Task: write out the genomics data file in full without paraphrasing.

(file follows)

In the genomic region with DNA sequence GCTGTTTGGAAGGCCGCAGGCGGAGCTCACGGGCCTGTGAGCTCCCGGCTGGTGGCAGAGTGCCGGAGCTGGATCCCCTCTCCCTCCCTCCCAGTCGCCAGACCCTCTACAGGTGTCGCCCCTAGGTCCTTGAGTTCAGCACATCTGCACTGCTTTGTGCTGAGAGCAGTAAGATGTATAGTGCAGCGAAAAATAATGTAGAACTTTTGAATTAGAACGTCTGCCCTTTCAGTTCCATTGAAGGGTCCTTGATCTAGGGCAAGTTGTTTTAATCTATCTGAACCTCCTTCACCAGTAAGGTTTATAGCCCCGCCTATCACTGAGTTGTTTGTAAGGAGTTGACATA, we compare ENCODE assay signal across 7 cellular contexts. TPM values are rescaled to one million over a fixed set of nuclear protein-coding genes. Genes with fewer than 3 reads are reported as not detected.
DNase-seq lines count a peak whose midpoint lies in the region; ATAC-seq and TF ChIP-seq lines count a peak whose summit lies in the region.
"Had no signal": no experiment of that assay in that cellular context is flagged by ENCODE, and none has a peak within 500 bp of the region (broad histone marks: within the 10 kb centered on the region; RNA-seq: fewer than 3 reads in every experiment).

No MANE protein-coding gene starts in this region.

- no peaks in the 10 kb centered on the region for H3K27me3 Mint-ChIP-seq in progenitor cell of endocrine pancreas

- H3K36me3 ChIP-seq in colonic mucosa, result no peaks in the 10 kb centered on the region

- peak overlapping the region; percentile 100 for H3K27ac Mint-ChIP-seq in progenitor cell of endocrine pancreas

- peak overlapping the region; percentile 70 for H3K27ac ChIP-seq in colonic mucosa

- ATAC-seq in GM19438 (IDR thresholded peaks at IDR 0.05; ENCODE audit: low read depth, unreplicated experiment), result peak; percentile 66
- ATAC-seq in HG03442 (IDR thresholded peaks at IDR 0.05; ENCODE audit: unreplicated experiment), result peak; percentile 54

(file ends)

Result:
In the genomic region with DNA sequence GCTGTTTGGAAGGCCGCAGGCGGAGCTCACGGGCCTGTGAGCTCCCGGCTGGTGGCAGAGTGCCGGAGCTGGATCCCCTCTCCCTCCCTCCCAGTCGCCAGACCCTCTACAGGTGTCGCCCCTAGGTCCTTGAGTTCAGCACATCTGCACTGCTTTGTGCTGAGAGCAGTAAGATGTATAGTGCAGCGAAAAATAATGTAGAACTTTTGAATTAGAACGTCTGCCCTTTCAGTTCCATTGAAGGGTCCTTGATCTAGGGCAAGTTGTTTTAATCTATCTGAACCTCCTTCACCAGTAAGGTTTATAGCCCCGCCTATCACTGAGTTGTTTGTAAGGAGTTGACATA, we compare ENCODE assay signal across 7 cellular contexts. TPM values are rescaled to one million over a fixed set of nuclear protein-coding genes. Genes with fewer than 3 reads are reported as not detected.
DNase-seq lines count a peak whose midpoint lies in the region; ATAC-seq and TF ChIP-seq lines count a peak whose summit lies in the region.
"Had no signal": no experiment of that assay in that cellular context is flagged by ENCODE, and none has a peak within 500 bp of the region (broad histone marks: within the 10 kb centered on the region; RNA-seq: fewer than 3 reads in every experiment).

No MANE protein-coding gene starts in this region.

- no peaks in the 10 kb centered on the region for H3K27me3 Mint-ChIP-seq in progenitor cell of endocrine pancreas

- H3K36me3 ChIP-seq in colonic mucosa, result no peaks in the 10 kb centered on the region

- peak overlapping the region; percentile 100 for H3K27ac Mint-ChIP-seq in progenitor cell of endocrine pancreas

- peak overlapping the region; percentile 70 for H3K27ac ChIP-seq in colonic mucosa

- ATAC-seq in GM19438 (IDR thresholded peaks at IDR 0.05; ENCODE audit: low read depth, unreplicated experiment), result peak; percentile 66
- ATAC-seq in HG03442 (IDR thresholded peaks at IDR 0.05; ENCODE audit: unreplicated experiment), result peak; percentile 54